Whereas the Industrial Revolution was the beginning of a continuing period hailed as one of the greatest advancements in the history of a developing and progressive industrialised world, it also polluted the same world with what we must now export to other continents and spend centuries trying to clean up the result of our failure to recognise boundaries of limitation and habitation. Industrialism and economy only thrive through out and out consumerism. There are indeed hundreds of thousands of miles of conveyor belts that come to us in different forms but all in the name of progress (good or bad or starting out as considered good but culminating in bad) and all of them make us dependent on their systems. From schools to airports and health care to motorways we face conveyor belts and the pushing of buttons all day long. My computer right now causes me to push buttons a few thousand times in a given day, though not anywhere so many as most are forced to. For us, dismantling the nuts and bolts begins with a simple step of building a workbench and buying 10-20 hand tools. It’s the very start we need that releases the build up of unused chemistry in the brain–brain cell stimuli that have been log jammed in most of us for years and decades. Did you know that the very act of sharpening a chisel, sawing a dovetail and fitting the tales alone immediately releases dopamine to activate the processes you are doing. This alone increases wellbeing even when the results don’t match the expectations. Countering depression and anxiety begins, but the acts must be practised to get the results long term. In some ways it’s not ethereal so much as taking a step towards discovering a process that’s been missing in our lives. Though I say it is not etherial, it is enjoyable and yet it does become something of an etherial experience once you begin to bring order into everything it takes to cut that perfect dovetail or even just learn how to plane a piece of wood.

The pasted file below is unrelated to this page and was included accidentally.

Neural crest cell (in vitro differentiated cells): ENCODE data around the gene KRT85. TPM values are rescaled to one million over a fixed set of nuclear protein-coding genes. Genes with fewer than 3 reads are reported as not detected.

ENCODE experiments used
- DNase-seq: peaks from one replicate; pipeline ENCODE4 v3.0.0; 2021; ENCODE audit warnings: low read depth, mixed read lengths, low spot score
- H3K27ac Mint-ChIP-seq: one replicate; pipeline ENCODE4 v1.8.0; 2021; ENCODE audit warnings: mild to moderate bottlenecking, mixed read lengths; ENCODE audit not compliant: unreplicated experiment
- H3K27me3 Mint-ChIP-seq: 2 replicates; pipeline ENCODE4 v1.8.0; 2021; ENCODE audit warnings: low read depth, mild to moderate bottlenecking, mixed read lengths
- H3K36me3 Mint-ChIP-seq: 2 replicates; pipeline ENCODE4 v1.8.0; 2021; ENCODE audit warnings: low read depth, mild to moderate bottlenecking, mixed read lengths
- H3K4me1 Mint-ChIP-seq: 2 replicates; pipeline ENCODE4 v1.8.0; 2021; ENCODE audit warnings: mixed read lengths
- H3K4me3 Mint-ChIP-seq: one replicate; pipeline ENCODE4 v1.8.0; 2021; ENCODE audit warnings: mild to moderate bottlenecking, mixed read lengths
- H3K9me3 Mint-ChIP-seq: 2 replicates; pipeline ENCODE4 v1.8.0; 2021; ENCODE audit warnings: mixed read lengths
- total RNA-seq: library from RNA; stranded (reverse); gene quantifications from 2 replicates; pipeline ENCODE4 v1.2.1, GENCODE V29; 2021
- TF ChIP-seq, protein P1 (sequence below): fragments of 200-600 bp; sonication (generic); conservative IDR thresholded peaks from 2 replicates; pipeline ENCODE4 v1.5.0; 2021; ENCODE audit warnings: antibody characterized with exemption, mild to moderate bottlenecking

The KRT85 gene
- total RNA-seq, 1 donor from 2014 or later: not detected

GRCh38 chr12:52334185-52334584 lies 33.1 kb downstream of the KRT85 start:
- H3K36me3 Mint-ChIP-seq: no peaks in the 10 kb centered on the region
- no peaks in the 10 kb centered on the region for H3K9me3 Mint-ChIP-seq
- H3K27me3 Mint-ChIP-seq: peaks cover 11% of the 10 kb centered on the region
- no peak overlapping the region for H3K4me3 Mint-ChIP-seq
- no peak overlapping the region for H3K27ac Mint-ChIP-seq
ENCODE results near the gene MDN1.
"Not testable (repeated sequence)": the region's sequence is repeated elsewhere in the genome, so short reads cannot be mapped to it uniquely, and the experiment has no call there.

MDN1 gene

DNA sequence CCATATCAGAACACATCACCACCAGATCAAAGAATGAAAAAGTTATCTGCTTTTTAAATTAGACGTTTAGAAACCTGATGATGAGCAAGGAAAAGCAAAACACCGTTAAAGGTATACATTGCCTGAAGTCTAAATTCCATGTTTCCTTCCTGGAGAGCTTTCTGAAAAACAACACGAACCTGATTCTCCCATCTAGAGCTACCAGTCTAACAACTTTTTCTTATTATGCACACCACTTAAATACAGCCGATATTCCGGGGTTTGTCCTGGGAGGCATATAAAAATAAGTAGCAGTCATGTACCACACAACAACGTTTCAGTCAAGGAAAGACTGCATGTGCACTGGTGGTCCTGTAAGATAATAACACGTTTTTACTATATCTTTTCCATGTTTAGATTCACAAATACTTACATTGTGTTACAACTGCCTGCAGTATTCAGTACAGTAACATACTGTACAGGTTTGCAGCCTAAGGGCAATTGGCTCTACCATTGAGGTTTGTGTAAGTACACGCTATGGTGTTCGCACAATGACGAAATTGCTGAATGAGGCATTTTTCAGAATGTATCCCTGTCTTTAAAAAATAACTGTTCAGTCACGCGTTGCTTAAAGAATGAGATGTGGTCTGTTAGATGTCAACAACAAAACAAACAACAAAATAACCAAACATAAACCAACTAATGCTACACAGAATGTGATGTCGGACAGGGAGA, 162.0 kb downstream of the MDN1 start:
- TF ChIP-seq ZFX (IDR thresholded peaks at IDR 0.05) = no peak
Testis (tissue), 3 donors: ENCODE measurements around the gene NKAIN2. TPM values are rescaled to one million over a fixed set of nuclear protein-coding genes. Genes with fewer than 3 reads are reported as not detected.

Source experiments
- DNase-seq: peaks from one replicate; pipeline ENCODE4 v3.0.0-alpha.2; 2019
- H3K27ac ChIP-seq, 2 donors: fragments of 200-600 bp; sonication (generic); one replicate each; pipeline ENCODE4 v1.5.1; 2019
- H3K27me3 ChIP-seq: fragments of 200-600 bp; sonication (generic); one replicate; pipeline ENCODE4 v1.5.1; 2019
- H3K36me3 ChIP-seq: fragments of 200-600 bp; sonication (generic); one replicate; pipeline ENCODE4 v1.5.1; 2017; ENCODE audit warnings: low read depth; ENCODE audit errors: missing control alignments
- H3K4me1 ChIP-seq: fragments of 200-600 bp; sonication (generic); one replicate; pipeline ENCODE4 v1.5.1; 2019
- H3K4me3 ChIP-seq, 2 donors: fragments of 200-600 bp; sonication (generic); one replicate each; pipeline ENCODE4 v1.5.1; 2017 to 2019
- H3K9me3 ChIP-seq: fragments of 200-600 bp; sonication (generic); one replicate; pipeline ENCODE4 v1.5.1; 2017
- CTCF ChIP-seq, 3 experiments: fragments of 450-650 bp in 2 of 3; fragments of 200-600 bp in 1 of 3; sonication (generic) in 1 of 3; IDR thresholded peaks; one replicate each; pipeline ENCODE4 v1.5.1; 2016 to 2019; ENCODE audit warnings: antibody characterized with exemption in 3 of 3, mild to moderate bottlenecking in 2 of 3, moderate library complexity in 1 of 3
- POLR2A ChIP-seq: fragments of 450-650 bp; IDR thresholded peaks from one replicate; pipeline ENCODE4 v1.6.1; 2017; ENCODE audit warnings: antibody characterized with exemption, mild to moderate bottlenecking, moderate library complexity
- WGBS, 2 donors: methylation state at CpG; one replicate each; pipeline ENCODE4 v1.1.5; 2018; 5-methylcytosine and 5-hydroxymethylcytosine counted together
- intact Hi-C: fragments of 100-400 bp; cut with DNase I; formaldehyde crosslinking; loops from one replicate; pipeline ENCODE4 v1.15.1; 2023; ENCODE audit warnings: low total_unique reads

Working alongside a man who brought stacks of wood into my workshop to use my machines regularly resulted in him losing stack alignment and him dropping a dozen pieces all over the floor. I reasoned with him that carrying half the sticks would give better control. He didn’t listen and continued in his disruptive methods over a couple of weeks. The irritation gained predictability and became too much for us all. I took him aside again and said I’d rather he didn’t come again because his calamities affected me and my staff. A week later he came and asked if he could use my shop and equipment again if he did as I had asked him. I said we could try it. The result was order and efficiency. I suppose the methods I use bring order and efficiency that results in the levels of pleasure I feel are unsurpassable. When I sharpen my plane in readiness for planing oak the result is effective planing. A sharp plane pulls itself to the wood and takes less effort to effect the cut. As it dulls, stroke by stroke, I have become well disciplined to know it’s dulled and I take care of it by sharpening rather than procrastinating. The process I have developed and taught is the most efficient of any I have used or seen. In under two minutes I take a dull edge back to surgical sharpness. I’m back to task. It didn’t start out like that but what matters is I looked for the answers and came up with a result. When others tell me I should do this or that, use this or that, I can say how I got here was through that process of trial and error. Through the decades I have changed and so have thousands upon thousands of others. People evaluate and then copy what works best for them.
I suggest we all ask ourselves why we want to gang up on the work to force it through the passage of conveyor belt production when we might just examine what the real purpose is in our woodworking at home.